A couple of years ago I would have said no, I mean why would you need HTTPS in the early 00’s? However, today I’m convinced that it’s necessary to have it in place and here’s why.
I know what you’re thinking, “How shiny is this guy’s tin foil hat?”, but in recent news and over the past few years we’ve seen some dramatic changes in the way data flows and gets stored, so much so that even the sanest of people are buying up all the tin foil.
One of the common ways people are being duped is through malicious pieces of software and spoofing services. It doesn’t take a lot of effort to pull off either, just one wrong letter in the URL will take you to a site that might mimic it’s counterpart to the finest detail.
To a certain degree encrypted connections make up for the inadequacy of the already insecure DNS infrastructure, as with HTTP you don’t get the same level of security.
When browsers are forced to use HTTPS connections it slightly raises the security policy, which means less opportunities for hackers on the client side regardless of the communication channel.
When it comes down to it, if HTTPS isn’t present a user is vulnerable to the issues mentioned above, like attacks and tracking. Once the user has been hacked, even just once, they’re forever susceptible or until they’ve reformatted and restored their device.
It’s not like it used to be as a few a years ago HTTPS was rare and expensive, but now the table’s have turned. Now you can pick up an SSL certificate for a few dollars and even grab a wildcard SSL for a few dollars more. So what are the major benefits of HTTPS?
Personally I would say this is the major benefit of sending data via HTTPS as it tells the end user that the content delivered is from the source and it hasn’t been tampered with in any way.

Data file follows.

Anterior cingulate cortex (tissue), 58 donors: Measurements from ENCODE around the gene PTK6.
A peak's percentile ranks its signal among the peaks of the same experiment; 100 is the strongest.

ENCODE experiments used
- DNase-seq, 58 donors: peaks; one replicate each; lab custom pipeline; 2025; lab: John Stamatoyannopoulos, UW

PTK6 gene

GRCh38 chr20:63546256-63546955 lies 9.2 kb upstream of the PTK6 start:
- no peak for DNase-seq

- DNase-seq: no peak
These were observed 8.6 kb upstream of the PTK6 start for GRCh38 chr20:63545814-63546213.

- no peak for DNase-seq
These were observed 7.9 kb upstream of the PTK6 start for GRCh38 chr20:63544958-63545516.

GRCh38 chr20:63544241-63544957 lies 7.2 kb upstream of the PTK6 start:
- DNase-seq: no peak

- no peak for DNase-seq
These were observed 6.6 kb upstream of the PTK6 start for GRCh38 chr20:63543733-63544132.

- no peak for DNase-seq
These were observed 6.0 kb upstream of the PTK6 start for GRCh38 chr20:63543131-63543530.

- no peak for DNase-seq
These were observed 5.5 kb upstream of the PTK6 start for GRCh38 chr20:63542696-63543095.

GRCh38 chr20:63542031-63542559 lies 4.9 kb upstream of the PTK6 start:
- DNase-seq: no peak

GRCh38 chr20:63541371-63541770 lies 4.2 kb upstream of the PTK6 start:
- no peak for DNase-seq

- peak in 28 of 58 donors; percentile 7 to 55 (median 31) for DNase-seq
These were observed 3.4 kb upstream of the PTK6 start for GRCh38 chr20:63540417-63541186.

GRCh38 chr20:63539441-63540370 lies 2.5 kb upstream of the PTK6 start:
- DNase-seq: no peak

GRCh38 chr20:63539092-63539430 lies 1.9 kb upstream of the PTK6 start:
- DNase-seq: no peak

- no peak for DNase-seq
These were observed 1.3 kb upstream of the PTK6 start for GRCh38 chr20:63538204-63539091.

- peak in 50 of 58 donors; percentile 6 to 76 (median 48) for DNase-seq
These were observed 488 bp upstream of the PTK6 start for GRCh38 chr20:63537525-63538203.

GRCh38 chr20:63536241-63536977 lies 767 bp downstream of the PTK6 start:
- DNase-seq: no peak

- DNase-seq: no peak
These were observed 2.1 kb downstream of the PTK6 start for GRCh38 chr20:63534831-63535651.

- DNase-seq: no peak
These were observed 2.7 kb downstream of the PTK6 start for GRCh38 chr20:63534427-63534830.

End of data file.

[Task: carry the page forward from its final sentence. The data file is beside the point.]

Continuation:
The webpages you’re viewing and what you’re doing aren’t visible to anyone sniffing network traffic as it’s fully encrypted via HTTPS.
Protection is important when it comes to handle money transfers like with online banking or for e-commerce sites, so you definitely don’t want anyone malicious to send another copy of commands and transfer twice.
When most people think of a secure connection they take all 3 points into consideration, but I would say that authenticity is the most vital. Let’s say I go to reddit.com, what I expect is exactly what Reddit sent, not anything else. I don’t really care if anyone sees what I’m reading, but I am concerned if there’s a man in the middle feeding me false content and injecting code for an attack.
The real question is: Why isn’t everyone using HTTPS? In short, it’s not the default configuration yet, but we’re slowly getting there. That shouldn’t stop you from securing your site, even on a CDN with free custom SSL integration.